- Arrive early: Arrive at least 10 minutes early so that all the pleasantries are over, coffee/tea/water poured, papers ready (or tablet prepared) so that the meeting can start on time – no point in getting off to a slow start
- Read all the papers: At the start of the meeting, the chair should confirm that papers have all been read in advance and only take questions of clarification or challenge or support – this focuses on the outcome needed and avoids a general discussion that repeats what is in the paper(s)
Stage 2: During your Meeting
- Chair role: Ensure your chair (if it’s not you!) keeps everything moving against pre-agreed time slots or the ‘time bandits’ will move in and distract everyone from the important matters and decisions
- Restrict late papers (No “AOB”): Only in exceptional circumstances include “AOB” on your agenda or allow papers to be presented at the meeting – you need time to read them so don’t be rushed into a decision while someone ‘talks you through the main issues’
- Everything through the Chair: Discourage all side discussions or debates – all conversations should be through the chair and all speakers shown courtesy and respect – the chair can appoint a timekeeper to keep the process moving at a good pace
- Consider paperless meetings: There is a trend now towards paperless meetings and this can save so much time printing, copying, scanning, filing, emailing, posting……..not to mention the benefits to the environment
- Action Minutes: Record all actions clearly, with responsibilities and timeframes
- Strategy: Remember that boards should be focused on strategic issues and should not get constantly bogged down in the minutae of the organisation's operations
- Finish on time: Make sure the meeting ends when it is supposed to - this is a discipline that everyone respects and the Chair can manage if they focus on time and time wasters
Stage 3: After your Meeting
- Prompt Minutes: Ensure draft minutes are issued, ideally within 48 hours of the meeting so the items are fresh in people’s minds – give a deadline for any amendments and issue final minutes, ideally within 7 days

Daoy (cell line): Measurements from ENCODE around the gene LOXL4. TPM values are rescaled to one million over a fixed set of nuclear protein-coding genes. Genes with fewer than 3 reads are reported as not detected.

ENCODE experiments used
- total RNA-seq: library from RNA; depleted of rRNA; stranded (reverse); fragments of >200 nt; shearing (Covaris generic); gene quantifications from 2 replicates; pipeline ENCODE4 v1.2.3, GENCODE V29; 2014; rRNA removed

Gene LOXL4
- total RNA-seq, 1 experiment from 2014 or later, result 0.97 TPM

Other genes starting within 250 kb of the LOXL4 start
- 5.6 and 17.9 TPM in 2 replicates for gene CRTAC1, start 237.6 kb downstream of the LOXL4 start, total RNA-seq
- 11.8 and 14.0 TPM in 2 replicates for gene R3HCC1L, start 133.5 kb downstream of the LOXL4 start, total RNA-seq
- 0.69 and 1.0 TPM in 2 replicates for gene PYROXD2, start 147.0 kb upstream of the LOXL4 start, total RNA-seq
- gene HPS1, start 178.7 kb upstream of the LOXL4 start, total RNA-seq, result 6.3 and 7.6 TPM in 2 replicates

- Record Actions: Record all actions in a Minutes Log to ensure that none are forgotten or missed
- Follow up Actions: If you have an action to follow up, make sure it is done on time and not “fudged” the day before the next meeting so you can look like you did something
The important role of the Chair
Some of the above actions are for the Chair and some are for the attendees. While the role of the chair is a critical one, everyone must play their part, as it will be a team effort if you really want to improve board and other meetings in your organisation.
Start with your next meeting….
Meetings take up so much of our valuable time, especially if we are giving it free to our not-for-profit or public sector body. You owe it to yourself, the organisation and the key stakeholders to make meetings more effective.
The steps to achieve this aren’t complicated, they just need some dedicated time invested up front, then during and after the meetings to make them work better. The outcomes will be much clearer and more focused. The time to start is now, before your next meeting to make sure it is more effective and makes best use of your time.
In another blog, we examined the structure of board papers and later will be looking at the format for meeting agendas and minutes so make sure you sign up to our newsletter so that you don’t miss outt.
Good corporate governance is no longer a 'nice to have' and board members need to be sure that they have strong governance in place. Our online Governance Improvement Tool solution helps voluntary boards to easily and objectively self-assess their own governance arrangements and produce a report and action plan that can be implemented immediately, using SMART objectives.
Contact us at firstname.lastname@example.org for more details of how we can help your not-for-profit improve your corporate governance.